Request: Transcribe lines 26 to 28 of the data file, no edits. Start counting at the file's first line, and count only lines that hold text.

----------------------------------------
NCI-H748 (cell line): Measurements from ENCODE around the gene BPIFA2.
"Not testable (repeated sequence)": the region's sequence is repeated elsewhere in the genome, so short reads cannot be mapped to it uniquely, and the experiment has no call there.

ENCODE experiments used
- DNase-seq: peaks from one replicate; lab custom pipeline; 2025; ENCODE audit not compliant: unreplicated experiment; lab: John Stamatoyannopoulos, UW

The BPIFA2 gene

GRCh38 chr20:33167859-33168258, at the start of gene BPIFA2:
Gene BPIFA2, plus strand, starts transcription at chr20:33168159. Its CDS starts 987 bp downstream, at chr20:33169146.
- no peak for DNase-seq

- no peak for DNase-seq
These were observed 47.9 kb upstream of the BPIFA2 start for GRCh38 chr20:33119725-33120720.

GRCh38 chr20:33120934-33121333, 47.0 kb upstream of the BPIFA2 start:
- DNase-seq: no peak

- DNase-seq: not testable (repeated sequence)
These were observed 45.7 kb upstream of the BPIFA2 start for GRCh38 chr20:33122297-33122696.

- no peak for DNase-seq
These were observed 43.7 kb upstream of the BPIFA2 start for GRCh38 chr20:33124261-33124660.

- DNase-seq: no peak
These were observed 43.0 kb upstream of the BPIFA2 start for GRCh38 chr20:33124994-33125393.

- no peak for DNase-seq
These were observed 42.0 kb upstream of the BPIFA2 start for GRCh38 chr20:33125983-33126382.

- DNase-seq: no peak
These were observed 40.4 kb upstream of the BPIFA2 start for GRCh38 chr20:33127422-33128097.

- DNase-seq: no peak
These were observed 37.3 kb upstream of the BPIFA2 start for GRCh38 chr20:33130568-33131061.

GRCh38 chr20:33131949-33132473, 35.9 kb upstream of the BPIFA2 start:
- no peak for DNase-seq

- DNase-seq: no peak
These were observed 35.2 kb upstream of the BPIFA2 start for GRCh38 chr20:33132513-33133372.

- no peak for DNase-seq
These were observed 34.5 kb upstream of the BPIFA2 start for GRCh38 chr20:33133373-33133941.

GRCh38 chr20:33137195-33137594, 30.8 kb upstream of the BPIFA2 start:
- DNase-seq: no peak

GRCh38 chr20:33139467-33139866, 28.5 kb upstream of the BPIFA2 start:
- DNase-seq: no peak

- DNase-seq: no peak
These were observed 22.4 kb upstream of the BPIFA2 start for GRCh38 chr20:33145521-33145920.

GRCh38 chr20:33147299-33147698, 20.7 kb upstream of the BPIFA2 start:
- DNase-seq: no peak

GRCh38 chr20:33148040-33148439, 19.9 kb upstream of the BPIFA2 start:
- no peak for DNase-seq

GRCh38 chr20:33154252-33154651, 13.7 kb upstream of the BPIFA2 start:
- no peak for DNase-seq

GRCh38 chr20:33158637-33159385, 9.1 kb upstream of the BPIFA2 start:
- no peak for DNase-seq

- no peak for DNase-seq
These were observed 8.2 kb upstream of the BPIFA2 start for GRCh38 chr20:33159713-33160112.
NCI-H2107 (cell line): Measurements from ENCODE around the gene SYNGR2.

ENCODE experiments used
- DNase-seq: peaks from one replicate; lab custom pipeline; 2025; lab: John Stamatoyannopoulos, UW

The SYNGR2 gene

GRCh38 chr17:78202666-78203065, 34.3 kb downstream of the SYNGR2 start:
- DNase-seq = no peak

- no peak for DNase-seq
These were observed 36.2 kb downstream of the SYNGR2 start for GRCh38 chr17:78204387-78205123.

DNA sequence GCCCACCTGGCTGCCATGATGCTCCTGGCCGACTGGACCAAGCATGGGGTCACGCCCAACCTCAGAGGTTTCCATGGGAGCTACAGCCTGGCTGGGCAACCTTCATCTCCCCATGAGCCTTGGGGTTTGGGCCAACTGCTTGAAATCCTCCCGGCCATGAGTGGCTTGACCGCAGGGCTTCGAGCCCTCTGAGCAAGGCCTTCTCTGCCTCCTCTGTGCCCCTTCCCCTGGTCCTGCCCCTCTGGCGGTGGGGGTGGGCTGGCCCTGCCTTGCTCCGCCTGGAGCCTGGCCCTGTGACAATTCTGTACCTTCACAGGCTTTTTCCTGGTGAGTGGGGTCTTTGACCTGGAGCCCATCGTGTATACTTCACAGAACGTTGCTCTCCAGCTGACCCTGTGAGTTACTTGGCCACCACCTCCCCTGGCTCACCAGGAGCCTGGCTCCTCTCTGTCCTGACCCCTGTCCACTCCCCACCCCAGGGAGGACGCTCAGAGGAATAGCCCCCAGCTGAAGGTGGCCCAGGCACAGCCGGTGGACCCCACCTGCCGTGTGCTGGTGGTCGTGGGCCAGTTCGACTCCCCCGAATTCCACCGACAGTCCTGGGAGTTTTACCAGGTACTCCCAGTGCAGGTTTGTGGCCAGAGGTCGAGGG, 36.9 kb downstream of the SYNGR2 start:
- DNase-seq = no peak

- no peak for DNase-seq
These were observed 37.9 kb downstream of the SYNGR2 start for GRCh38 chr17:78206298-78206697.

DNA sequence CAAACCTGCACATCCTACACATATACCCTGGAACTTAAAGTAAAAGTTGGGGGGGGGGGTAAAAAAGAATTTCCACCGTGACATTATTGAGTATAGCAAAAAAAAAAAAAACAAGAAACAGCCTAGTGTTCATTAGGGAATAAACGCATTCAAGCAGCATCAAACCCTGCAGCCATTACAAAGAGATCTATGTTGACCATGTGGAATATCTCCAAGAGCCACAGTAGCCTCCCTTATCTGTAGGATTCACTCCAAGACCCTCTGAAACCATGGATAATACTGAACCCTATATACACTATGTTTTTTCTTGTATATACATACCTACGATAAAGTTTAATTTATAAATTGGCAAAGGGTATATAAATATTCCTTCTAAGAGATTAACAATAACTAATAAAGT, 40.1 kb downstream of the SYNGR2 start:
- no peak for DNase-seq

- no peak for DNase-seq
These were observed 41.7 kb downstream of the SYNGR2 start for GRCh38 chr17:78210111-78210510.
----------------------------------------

- no peak for DNase-seq

- DNase-seq: no peak
These were observed 35.2 kb upstream of the BPIFA2 start for GRCh38 chr20:33132513-33133372.